Was 2011 the year of the data leak? Could be, but it is hard to tell.
From my vantage point writing daily about the most important stories in information security, data theft may not have been the most important story of 2011, but it certainly impacted more regular people and raised their awareness about the problem of all of their data being "in the cloud".
I shared my thoughts on this today with John Moe on Marketplace Tech Report from American Public Media in the United States.
You can listen to my thoughts on 2011 alongside John Moe, Jonathan Zittrain, Susan Crawford and Danah Boyd in this four minute podcast.
(30 December 2011, duration 4:00 minutes, size 1.9 MBytes)
While Anonymous/LulzSec dominated the data breach headlines, what became clear was that more and more organizations are collecting data about us and doing a poor job of protecting that information.
Compliance rules like HIPPA/HITECH, PCI and others are not really having their intended impact as health records, credit cards, passwords, birth dates and more were all stored insecurely on often woefully unpatched systems.
The bulk email marketing company Epsilon leaked names and email addresses from some of the world's most trusted brands like Best Buy, Marks & Spencer, Marriott Rewards, Walgreens and Chase Bank.
South Korean social media users were hit hard when Cyworld and Nate were compromised (both owned by SK Communications) and hackers made off with more than 35 million records.
Citibank credit cards users had card information compromised affecting more than 200,000 people as well as customers of handmade cosmetics company Lush.
Of course the biggest story at the end of 2011, wrapping up the year of unsecured data has been the attack Anonymous made on Stratfor.
Stratfor, a company focused on security intelligence services, was attacked by Anonymous who have allegedly acquired 75,000 addresses, credit cards and names of their customers and then posted them publicly.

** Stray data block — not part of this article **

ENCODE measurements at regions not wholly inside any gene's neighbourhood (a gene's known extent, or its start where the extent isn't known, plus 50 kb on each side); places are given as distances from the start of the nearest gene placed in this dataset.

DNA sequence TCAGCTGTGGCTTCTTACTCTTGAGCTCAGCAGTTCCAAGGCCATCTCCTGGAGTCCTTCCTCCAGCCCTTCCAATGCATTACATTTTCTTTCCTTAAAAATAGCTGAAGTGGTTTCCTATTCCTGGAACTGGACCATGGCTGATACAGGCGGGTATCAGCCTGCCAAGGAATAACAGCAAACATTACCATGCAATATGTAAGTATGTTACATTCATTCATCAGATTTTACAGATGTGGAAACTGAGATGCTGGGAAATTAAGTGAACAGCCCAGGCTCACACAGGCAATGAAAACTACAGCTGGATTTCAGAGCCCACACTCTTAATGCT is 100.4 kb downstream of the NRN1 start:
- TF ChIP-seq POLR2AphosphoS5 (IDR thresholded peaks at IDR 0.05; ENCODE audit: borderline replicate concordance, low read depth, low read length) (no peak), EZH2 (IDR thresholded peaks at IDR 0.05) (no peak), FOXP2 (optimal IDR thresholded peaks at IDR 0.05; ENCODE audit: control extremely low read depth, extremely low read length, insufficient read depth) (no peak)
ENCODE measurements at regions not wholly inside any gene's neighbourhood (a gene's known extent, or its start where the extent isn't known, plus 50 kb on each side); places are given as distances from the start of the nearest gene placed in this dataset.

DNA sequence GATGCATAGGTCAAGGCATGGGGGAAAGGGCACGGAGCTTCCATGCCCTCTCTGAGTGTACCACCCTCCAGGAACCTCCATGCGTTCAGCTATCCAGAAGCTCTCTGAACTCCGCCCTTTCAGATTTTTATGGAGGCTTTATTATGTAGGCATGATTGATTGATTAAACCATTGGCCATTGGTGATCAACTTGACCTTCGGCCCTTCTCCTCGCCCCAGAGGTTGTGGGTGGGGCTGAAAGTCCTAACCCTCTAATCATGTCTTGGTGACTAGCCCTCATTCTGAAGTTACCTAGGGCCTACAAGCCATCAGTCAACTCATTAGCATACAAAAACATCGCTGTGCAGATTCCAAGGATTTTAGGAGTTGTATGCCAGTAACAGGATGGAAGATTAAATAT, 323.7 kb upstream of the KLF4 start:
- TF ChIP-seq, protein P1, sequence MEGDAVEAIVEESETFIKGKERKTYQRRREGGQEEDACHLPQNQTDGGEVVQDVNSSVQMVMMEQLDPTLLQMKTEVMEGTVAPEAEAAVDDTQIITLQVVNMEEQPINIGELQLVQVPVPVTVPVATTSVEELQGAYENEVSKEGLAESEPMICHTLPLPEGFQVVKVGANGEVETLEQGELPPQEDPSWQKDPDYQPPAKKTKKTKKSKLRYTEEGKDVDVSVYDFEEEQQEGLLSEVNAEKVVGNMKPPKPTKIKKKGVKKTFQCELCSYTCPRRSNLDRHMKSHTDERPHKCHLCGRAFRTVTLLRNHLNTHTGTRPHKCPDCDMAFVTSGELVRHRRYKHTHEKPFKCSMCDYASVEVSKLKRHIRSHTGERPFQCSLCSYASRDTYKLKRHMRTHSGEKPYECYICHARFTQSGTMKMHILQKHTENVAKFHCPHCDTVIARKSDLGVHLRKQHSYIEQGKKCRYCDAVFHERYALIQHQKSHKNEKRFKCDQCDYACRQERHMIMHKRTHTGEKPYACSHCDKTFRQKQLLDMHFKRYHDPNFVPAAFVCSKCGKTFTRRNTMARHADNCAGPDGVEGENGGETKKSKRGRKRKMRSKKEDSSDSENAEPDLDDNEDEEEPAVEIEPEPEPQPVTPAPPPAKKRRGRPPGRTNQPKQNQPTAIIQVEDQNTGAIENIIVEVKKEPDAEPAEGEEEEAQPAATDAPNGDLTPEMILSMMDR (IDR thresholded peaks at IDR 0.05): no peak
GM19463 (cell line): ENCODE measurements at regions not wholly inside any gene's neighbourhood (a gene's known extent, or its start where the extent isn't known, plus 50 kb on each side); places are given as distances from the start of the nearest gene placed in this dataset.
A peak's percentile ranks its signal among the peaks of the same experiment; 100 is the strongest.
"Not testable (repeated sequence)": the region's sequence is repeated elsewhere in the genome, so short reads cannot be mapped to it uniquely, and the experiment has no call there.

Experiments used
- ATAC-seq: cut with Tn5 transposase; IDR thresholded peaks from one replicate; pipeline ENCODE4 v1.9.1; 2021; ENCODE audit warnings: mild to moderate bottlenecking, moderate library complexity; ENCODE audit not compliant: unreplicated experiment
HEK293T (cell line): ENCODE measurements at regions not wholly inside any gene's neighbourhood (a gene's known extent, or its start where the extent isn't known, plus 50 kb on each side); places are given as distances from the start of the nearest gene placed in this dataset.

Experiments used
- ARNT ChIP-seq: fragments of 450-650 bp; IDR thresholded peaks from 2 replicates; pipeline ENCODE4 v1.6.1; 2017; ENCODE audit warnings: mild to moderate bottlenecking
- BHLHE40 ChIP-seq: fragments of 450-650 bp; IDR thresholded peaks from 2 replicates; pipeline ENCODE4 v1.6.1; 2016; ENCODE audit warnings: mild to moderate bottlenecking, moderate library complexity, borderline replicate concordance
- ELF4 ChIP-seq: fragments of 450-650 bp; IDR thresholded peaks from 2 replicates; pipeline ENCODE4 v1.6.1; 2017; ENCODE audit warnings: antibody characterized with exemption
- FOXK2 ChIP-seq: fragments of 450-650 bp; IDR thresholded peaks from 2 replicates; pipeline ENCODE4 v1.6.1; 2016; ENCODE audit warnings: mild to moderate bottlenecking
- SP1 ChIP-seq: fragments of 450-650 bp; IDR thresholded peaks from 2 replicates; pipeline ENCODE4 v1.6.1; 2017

Sadly it seems companies still aren't learning the lesson of protecting their customers information, even after all of these headlines and millions of dollars in lost reputation to the companies involved.
It was brought to my attention that Care2.com's website was hacked revealing usernames and passwords for the sites nearly 18 million users.
Naked Security reader Bob emailed us to point out that Care2 is storing passwords insecurely.
Rather than storing passwords as a salted cryptographic hash that would not reveal their customers passwords if stolen (or make it much more difficult) they are storing them either in plaintext or in a reversible format.
According to the companies own FAQ about the data breach "Q. What can I do to recover my password?
A. Visit http://www.care2.com/retrieve_password Enter your user name or email address in the green box titled “Forgot your password or log-in name?” Your password will be emailed to you."
Really!? After the attackers made off with all of your customer information you still are following the same insecure practices that put your customers information at risk in the first place?
Where does this leave us? Think carefully about who you share personal information with, and before doing so carefully weigh whether they need that information or not.
To quote American folk singer Pete Seeger "When will they ever learn? When will they ever learn?".Follow @chetwisniewski